Of course, his friends all wondered if Alfonse had one last great story in his waning days.  Terri-Lynne DeFino’s Bar Harbor Retirement Home for Famous Writers (And their Muses) is as charming and fun a read as anyone could want.  5 Stars

--Chiron, 7/12/18

Squirrel Seeks Chipmunk by David Sedaris


David Sedaris is a frequent guest on the late-night TV show circuits.  He has a sister, Amy, who is also a writer and a comedian.  Comedy-wise, I have preferred Amy over her brother, but David’s latest book, Squirrel Seeks Chipmunk, has made me take a second look at his work.  David was born in 1956 in Johnson City, NY.  He attended Western Carolina University and the School of the Art Institute of Chicago.

Besides Squirrel, he has written a half dozen or so books of humor.  I found his latest work to be rather evenly funny, with only a very few duds.  The book opens with “The Cat and the Baboon.” David writes, “The cat had a party to attend, and went to the baboon to get herself groomed. // ‘What kind of party?’ the baboon asked, and she massaged the cat’s neck in order to relax her, the way she did with all her customers.  ‘Hope it’s not that harvest dance down on the riverbank.  My sister went last year and she said she’d never seen such rowdiness.  Said a fight brock out between two possums, and one gal, the wife of one or the other, got pushed into a stump and knocked out four teeth.  And they pretty ones too, none of this yellowness you find on most things that eat trash.’ // The cat shuddered.  ‘No,’ she said.  ‘This is just a little get-together, a few friends.  That type of thing.’ // ‘Will there be food?’ the baboon asked. // ‘Something,’ the cat sighed.  ‘I just don’t know what’ (3-4).  Not every one’s cup of tea, but funny nonetheless.

The title story of the collection is one of my favorites, “The Squirrel and the Chipmunk.”  He writes, ‘The squirrel and the chipmunk had been dating for two weeks when they ran out of things to talk about.  Acorns parasites, the inevitable approach of autumn: these subjects had been covered within their first hour, and so breathlessly their faces had flushed.  Twice they held long conversations about dogs, each declaring an across-the-board hatred of them and speculating on what life might be like were someone to put a bowl of food in front of them two times a day.  ‘They’re spoiled rotten is what it comes down to,’ the chipmunk had said, and the squirrel had placed his paw over hers, saying, ‘That’s it exactly.  Finally, someone who really gets it’” (16).

And finally, the crown piece of this selection, “The Mouse and the Snake.”  Sedaris writes, “Plenty of animals had pets, but few were more devoted than the mouse, who owned a baby corn snake—‘A rescue snake,’ she’d be quick to inform you.”  [   ]  ‘I’m sorry to barge in on you this way,’ the toad said, ‘but a few of my babies has taken off and I’m just about at my wit’s end.’  She blew her nose into her open palm, the wiped the snotty hand against her thigh.  ‘They’s girls as wells as boys.  Nine in all, and wasn’t a one of them old enough to fend for themselves.’ // […] ‘Well,’ the mouse said, ‘if you were that concerned for the safety of your children, you probably should have kept an eye on them’” (43,45).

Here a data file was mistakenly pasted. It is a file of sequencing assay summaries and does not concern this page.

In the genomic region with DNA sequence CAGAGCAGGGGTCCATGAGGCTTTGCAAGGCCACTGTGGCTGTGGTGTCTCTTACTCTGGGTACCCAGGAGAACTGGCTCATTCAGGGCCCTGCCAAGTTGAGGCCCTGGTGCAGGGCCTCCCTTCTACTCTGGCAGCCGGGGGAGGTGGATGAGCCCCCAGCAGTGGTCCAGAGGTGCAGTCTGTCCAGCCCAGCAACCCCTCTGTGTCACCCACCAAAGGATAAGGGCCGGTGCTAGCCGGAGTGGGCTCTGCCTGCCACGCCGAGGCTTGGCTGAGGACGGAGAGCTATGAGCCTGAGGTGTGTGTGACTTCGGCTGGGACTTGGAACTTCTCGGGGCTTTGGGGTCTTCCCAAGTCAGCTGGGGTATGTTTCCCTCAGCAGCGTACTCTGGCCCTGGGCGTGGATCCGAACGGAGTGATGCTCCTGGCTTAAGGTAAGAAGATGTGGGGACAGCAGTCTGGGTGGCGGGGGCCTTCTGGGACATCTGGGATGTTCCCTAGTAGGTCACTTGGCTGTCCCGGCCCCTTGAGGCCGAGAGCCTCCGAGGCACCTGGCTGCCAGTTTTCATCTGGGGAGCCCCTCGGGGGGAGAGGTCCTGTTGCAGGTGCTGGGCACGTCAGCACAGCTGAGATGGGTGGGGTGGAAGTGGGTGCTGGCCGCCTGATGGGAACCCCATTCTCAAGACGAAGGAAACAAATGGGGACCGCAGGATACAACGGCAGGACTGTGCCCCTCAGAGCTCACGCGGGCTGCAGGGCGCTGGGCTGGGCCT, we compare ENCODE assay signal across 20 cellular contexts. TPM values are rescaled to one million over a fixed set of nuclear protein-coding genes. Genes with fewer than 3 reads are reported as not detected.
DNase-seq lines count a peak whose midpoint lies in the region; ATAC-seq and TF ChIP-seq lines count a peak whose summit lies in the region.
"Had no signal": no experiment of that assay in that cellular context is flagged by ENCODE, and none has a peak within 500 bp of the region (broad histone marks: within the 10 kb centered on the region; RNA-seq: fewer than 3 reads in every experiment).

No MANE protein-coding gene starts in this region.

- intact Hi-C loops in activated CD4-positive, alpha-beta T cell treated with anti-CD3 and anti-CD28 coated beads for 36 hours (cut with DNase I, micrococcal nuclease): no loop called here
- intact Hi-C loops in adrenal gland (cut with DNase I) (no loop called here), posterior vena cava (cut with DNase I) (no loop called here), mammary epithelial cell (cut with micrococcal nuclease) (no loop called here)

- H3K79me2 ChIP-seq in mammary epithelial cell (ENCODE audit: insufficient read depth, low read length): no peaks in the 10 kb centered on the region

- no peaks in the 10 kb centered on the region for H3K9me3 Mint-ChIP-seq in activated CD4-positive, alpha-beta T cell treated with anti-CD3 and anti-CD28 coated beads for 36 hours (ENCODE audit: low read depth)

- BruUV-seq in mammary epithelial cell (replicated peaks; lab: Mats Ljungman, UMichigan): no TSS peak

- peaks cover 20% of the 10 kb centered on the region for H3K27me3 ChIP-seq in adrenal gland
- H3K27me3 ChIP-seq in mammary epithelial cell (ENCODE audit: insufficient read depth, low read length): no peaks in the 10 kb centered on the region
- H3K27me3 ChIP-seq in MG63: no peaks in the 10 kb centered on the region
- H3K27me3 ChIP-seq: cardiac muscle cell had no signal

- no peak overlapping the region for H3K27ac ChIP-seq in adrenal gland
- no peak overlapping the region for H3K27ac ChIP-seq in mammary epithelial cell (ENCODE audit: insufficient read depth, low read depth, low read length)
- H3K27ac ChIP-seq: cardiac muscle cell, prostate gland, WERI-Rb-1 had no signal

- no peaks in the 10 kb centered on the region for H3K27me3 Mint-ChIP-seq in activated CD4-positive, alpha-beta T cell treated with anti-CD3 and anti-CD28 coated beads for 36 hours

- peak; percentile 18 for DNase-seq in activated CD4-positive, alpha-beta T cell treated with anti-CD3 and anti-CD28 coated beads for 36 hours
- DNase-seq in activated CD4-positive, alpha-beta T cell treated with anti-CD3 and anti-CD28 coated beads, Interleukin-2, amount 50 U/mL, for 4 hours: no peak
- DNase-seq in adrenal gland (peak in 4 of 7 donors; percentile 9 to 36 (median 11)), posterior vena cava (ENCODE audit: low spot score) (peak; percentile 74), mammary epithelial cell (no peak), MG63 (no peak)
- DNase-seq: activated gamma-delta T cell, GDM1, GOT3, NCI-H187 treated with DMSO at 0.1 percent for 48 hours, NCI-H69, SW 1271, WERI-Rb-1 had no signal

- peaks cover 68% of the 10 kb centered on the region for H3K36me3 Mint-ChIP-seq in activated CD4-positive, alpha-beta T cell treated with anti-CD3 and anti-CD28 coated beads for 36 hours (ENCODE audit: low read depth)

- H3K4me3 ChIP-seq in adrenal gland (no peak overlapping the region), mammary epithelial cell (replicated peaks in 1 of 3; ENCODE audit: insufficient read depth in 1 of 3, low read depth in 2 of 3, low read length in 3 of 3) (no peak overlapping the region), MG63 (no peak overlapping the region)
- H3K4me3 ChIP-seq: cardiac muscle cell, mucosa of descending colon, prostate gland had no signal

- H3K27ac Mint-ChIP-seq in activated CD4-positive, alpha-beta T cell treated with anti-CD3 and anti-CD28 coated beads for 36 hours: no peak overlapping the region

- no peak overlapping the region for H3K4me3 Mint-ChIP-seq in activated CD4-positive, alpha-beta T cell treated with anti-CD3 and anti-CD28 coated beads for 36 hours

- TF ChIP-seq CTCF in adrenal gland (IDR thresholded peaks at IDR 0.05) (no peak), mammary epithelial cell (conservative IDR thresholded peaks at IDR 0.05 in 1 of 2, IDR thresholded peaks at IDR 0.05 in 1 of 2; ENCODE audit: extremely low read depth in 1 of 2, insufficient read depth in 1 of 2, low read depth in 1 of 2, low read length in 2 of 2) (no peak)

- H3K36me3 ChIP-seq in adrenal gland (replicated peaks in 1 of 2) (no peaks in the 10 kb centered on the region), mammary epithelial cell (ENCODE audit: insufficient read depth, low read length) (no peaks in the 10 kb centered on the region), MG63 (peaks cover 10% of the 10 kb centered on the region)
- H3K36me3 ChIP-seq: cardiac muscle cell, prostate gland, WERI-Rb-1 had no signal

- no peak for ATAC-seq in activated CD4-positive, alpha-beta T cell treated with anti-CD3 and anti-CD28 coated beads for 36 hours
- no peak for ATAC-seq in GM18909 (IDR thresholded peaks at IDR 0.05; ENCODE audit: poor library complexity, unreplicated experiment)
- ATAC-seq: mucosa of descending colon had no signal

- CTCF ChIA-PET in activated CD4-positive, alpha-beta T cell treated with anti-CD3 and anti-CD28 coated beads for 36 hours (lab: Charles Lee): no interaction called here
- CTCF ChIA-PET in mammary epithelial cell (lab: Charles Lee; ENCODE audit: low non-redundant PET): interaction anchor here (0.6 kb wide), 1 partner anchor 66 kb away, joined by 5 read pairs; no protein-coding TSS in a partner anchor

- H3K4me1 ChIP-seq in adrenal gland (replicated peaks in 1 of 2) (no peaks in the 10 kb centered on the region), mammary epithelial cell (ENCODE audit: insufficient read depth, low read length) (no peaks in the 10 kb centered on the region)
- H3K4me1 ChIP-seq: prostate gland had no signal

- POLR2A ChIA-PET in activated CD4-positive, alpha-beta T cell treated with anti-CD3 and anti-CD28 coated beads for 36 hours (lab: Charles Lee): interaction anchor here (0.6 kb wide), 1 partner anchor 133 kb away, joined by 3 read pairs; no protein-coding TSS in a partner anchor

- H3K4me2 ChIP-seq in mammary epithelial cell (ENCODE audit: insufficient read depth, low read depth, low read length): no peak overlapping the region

I will leave the last one without a spoiler alert, so you can solve the mystery for Mrs. Toad.  This slim volume has plenty of humor, however a few might be rated “For Mature Audiences,”  I think after reading “Squirrel Seeks Chipmunk” I should reevaluate David Sedaris comedy writings.  4 Stars

Chiron, 7/12/18

Transit of Venus by Shirley Hazzard

Back in my high school days, I wanted to read a novel by Australian author, Shirley Hazzard titled The Transit of Venus.  I was in a period of reading a great deal about astronomy, and this seemed like a natural connection.  When I found out Hazzard’s novel hat nothing to do with astronomy, I ditched her novel.  But my curiosity lived on and on.  In a recent trip to an independent bookstore, I found I found a copy; I was finally able to cure my longing for this work.  I am glad I persisted.

According to the author’s note in the paperback, Shirley was born in Australia.  She has written eight books, five works of fiction, and three works of non-fiction.  Many of her stories have been published in The New Yorker, and she has received, among other recognitions, a First Prize in the O. Henry Short Story award competition.  She died in 2016.

The Transit of Venus is the story of two sisters, Grace and Caro who decide to leave Australia and make their way to the UK.  The sisters are immediately on the hunt for husbands.  Grace marries and lives an exemplary life as a faithful and dedicated wife.  Caro seems unable to make up her mind and has a few affairs.  She meets Ted Tice, who immediately falls in love with Caro.  Hazzard wrote, “An hour had already passed, of this day they were to spend together.  Ted Tice was glad of each additional mile, which would at least, at last, have to be retraced.  Every red and noticeable farm house, every church or sharp right turn was a guarantee of his time with her.  He said, ‘Are you thinking how tame it is, all this?’.  He meant the floral English summer, but could not have been understood otherwise.  In fact, he was not bold enough to touch her, but made his gesture to her head.  ‘What are you thinking?’ // Caro had been watching out the window, and turned the same look of general, landscaped curiosity on him.  This man was no more to her than a callow ginger presence in a cable-stitch cardigan.  The country bus lurched over an unsprung road.  The girl thought that one would read that he and she were flung against each other’ and how that was impossible.  We can only be flung against each other of we want to be” (26).  Caro seems bored with this young man, but he will do until something better comes along.